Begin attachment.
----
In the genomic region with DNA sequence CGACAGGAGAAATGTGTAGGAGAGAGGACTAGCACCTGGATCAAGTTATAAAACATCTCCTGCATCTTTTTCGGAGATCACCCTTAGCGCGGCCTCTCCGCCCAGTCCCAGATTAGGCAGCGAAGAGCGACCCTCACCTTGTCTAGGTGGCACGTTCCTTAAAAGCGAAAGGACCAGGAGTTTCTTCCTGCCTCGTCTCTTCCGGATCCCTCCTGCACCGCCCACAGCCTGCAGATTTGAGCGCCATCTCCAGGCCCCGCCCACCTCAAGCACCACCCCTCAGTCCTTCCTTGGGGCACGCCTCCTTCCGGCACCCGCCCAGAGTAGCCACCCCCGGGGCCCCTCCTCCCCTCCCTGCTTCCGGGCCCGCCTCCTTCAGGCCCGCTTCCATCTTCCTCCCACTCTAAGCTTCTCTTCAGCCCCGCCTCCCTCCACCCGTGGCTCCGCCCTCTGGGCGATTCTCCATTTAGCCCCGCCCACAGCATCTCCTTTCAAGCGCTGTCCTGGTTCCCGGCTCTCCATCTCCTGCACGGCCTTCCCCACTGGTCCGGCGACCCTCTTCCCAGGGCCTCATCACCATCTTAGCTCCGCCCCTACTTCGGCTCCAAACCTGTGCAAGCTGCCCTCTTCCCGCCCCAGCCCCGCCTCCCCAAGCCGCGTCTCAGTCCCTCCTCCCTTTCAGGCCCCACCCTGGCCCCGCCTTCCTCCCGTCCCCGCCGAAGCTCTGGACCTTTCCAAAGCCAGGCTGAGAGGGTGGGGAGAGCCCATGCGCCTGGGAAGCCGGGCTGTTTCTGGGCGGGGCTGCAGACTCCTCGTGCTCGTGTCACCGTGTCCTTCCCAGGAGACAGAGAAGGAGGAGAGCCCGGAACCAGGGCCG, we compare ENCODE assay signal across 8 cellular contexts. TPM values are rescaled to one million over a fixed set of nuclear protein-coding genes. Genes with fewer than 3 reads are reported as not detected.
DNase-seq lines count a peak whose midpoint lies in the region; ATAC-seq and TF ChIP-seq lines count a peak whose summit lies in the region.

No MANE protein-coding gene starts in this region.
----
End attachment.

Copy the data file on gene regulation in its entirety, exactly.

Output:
In the genomic region with DNA sequence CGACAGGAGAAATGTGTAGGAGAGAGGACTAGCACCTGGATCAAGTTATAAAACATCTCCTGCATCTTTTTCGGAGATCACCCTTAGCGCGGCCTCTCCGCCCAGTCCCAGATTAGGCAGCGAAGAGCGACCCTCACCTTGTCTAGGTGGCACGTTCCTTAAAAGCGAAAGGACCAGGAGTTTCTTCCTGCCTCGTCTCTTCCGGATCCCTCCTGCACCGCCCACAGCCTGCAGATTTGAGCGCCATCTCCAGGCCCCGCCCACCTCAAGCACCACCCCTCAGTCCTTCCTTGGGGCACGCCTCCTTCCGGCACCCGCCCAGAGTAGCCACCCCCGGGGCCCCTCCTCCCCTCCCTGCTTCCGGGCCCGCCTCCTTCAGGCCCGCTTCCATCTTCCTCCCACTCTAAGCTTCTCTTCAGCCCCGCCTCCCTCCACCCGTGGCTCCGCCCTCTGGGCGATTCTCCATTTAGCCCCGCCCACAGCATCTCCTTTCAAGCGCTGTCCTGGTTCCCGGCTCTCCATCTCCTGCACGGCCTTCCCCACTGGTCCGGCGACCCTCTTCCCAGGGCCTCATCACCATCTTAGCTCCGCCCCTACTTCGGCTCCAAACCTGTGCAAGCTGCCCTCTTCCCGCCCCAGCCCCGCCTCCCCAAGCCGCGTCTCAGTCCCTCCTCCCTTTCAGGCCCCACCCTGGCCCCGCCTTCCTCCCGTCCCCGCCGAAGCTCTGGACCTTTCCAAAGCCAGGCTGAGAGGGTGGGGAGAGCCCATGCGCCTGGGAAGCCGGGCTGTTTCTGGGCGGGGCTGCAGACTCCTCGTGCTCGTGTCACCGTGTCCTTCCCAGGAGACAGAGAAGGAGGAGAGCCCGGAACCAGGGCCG, we compare ENCODE assay signal across 8 cellular contexts. TPM values are rescaled to one million over a fixed set of nuclear protein-coding genes. Genes with fewer than 3 reads are reported as not detected.
DNase-seq lines count a peak whose midpoint lies in the region; ATAC-seq and TF ChIP-seq lines count a peak whose summit lies in the region.

No MANE protein-coding gene starts in this region.